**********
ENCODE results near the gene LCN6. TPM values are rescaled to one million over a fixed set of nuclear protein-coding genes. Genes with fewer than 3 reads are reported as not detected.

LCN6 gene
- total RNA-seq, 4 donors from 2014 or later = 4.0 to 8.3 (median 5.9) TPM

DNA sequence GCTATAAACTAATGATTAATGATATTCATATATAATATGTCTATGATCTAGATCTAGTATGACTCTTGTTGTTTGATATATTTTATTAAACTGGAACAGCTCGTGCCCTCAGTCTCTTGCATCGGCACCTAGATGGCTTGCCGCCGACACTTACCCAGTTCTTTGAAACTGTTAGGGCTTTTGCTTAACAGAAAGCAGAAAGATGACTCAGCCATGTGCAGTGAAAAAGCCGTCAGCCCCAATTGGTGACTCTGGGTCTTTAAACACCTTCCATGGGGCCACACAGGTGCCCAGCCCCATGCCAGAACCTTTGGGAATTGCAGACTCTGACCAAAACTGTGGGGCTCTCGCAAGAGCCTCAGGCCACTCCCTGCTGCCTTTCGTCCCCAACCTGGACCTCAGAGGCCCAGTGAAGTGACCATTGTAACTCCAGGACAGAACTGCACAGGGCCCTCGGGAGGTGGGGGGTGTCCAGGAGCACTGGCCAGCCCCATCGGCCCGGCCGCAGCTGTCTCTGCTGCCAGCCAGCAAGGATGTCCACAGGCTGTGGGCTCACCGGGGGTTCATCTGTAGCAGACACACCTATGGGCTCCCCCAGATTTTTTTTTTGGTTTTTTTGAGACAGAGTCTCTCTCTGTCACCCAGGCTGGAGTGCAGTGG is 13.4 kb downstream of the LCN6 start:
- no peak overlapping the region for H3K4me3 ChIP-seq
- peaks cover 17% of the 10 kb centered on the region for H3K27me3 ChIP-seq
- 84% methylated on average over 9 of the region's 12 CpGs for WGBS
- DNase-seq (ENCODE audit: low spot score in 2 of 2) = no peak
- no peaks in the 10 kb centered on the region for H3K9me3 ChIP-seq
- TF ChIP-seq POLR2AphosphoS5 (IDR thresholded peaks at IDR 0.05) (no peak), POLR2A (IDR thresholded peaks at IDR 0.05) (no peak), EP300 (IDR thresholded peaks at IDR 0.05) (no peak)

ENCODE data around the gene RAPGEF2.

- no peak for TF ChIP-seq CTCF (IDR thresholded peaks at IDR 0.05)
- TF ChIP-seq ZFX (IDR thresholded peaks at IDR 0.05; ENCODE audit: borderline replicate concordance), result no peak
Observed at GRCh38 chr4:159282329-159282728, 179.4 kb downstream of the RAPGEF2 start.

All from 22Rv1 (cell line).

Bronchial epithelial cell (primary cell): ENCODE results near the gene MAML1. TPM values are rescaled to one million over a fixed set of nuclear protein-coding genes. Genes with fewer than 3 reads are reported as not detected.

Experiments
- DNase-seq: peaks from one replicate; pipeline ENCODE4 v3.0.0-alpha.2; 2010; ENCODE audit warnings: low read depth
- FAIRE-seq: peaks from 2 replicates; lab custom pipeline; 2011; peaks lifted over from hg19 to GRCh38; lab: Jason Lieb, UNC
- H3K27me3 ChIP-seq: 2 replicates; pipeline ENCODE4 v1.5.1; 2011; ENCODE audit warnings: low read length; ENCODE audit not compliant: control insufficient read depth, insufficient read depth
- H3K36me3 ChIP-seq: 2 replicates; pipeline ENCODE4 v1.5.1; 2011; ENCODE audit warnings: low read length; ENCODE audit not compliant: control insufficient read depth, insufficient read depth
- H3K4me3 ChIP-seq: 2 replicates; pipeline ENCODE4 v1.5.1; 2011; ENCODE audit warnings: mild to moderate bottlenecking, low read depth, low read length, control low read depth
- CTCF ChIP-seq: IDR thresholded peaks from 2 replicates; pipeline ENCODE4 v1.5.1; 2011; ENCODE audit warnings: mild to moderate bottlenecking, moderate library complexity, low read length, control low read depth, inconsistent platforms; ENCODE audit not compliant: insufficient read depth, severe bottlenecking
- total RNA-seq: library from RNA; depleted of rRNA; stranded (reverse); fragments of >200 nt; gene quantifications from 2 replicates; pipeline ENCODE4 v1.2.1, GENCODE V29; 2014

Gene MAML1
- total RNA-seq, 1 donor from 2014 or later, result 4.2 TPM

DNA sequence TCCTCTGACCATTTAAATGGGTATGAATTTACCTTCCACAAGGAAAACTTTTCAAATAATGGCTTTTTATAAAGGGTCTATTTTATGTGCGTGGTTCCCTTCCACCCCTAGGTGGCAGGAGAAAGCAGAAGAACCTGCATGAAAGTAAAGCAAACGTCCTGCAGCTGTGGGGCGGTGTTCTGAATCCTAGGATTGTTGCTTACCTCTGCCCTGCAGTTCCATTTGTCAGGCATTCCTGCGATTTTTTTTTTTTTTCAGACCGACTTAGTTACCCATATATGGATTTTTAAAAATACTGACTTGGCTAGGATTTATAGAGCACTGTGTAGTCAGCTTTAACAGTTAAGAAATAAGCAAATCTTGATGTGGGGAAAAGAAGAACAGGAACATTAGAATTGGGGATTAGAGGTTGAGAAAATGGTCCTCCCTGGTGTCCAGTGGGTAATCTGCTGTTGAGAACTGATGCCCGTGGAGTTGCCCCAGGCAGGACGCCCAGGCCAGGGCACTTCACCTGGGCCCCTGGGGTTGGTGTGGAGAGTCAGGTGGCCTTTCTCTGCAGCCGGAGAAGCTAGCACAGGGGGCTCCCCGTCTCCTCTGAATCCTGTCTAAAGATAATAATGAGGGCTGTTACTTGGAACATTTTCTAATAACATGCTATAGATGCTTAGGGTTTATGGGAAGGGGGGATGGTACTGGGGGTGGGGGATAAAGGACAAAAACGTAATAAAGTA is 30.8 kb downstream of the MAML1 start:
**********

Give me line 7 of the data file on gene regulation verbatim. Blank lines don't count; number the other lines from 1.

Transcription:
- 84% methylated on average over 9 of the region's 12 CpGs for WGBS